Then, after an earnest appeal that the teaching of Jesus be applied, that the worth of souls be judged by the price paid on Calvary, and that all men, within and without the church, unite for the common cause, humanity; he turned suddenly to the chairman and said: "Mr. President, because of these things regarding the church, which all men know to be true; because of these things regarding our city, which all men know to be true; for the sake of Christ and His gospel, for the sake of our country and our laws, for the love of our boys and girls, I suggest that each society in this union appoint a committee of three from their membership, each of these committees to add to itself one good business man who believes in the teaching of Christ, but who is not connected with any church; the joint committee to meet in council for the purpose of formulating some plan to meet the needs of this city along the lines of our subject this evening."
At this strange and unexpected ending of Cameron's address, the audience sat astonished. Then, from all over the house, voices were heard murmuring approval of the plan.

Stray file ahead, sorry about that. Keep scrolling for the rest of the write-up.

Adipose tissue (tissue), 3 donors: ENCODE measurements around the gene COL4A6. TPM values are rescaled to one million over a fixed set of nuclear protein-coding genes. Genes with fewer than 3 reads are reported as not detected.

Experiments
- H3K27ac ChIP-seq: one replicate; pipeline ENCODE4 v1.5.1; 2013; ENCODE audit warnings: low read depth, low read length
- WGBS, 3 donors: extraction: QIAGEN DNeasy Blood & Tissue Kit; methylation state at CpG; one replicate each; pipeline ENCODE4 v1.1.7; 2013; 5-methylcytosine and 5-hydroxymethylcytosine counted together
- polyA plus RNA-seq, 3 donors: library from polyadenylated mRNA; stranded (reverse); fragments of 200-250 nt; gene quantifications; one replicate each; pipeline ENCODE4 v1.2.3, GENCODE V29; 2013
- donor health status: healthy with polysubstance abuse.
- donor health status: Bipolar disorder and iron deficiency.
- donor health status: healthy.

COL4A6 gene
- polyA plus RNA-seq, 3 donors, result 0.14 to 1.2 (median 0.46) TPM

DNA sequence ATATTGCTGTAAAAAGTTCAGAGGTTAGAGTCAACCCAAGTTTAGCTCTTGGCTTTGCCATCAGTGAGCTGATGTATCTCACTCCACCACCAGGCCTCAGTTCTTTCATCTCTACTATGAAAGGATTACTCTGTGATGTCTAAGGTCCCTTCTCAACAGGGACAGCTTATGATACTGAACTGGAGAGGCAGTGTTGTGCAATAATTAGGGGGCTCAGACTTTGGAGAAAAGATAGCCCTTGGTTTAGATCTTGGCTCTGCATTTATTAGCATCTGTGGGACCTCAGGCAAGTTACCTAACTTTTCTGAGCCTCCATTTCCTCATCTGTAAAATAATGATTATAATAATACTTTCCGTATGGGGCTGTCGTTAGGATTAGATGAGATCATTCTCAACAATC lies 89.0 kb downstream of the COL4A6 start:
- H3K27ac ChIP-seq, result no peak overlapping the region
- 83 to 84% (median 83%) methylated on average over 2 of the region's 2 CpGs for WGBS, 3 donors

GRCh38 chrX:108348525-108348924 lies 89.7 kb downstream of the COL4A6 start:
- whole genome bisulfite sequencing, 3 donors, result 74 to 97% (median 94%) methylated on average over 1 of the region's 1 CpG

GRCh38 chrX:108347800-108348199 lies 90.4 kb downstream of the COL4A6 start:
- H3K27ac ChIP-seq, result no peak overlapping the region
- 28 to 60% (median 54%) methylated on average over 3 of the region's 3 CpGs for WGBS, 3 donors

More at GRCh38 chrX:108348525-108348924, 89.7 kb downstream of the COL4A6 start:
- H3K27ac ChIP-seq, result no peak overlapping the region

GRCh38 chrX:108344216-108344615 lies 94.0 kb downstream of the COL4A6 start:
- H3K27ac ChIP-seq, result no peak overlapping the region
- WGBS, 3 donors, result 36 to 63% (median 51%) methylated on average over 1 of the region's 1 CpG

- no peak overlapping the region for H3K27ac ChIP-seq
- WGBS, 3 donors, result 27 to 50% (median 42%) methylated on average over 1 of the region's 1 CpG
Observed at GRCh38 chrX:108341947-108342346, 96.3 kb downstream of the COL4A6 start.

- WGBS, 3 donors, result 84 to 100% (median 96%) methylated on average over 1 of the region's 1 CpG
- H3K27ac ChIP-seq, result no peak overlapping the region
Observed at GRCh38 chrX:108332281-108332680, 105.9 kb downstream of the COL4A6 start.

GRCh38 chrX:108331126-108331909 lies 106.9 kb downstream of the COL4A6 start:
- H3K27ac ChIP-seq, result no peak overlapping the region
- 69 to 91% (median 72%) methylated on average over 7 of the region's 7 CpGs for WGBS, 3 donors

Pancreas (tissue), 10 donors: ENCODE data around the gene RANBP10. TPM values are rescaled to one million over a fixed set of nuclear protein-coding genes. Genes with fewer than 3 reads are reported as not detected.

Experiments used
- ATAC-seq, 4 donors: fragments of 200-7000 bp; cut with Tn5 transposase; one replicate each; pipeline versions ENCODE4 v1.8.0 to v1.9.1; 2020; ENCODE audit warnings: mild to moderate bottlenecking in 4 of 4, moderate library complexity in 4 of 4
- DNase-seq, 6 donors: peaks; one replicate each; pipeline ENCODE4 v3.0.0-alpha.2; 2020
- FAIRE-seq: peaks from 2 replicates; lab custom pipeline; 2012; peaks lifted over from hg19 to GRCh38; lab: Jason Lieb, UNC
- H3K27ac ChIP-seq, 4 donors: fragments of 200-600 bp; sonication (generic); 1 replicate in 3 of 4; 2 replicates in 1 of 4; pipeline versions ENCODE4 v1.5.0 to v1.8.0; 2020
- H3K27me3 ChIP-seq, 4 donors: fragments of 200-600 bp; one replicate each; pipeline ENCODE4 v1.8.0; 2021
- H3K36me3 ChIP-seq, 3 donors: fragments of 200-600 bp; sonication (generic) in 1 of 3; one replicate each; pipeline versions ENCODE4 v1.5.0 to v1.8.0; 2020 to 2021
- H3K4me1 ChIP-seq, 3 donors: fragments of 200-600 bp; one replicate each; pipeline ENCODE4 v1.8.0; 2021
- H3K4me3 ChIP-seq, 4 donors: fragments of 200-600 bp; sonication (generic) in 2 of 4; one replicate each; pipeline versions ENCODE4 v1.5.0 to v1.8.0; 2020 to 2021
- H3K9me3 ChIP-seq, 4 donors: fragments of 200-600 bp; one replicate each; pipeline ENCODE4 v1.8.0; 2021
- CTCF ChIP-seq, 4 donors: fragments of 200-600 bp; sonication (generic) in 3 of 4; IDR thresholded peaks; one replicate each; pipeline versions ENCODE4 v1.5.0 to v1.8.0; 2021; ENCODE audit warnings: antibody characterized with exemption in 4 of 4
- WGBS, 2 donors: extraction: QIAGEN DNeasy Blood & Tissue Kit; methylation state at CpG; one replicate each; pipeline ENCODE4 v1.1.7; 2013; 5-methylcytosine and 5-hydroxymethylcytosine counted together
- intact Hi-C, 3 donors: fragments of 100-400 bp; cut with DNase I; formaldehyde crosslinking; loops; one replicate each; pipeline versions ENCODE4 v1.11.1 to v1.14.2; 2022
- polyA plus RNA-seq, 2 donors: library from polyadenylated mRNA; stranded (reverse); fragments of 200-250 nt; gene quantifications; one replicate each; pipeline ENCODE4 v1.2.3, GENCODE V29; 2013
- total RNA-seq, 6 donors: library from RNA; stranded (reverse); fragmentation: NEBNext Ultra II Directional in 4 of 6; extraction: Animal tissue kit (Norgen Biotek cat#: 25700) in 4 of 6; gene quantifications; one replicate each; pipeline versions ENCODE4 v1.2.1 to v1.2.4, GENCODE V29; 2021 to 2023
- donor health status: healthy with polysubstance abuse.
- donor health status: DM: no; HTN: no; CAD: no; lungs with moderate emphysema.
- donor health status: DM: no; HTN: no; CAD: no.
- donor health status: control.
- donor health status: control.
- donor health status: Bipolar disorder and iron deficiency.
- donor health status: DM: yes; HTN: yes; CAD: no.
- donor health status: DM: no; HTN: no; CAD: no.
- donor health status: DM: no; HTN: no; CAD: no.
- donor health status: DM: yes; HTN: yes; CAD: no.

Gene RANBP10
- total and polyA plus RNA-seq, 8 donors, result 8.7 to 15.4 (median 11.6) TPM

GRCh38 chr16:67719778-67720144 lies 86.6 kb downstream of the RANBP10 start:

Rev. Jeremiah Wilks was the first to speak. "I'm heartily in favor of the suggestion," he said. "I think it's a good thing. It will get some of our moneyed men interested in the church and it will do them good. I've often told our people that something like this ought to be done, and I know the preachers of the city will be glad to take hold of the matter and help to push it along. I'll bring it before our Ministerial Association. You can count on me every time."
"But, Mr. President," said a strange gentleman, when Rev. Wilks had resumed his seat, "Is it the idea of the gentleman who suggests this plan, that the movement be under the control of or managed by the ministers?"
A painful hush fell over the audience. The president turned to Cameron, who answered, "It is certainly _not_ my idea that this matter be placed in the hands of the ministers; whatever part they have in the movement must be simply as Christian citizens of this community, without regard to their profession."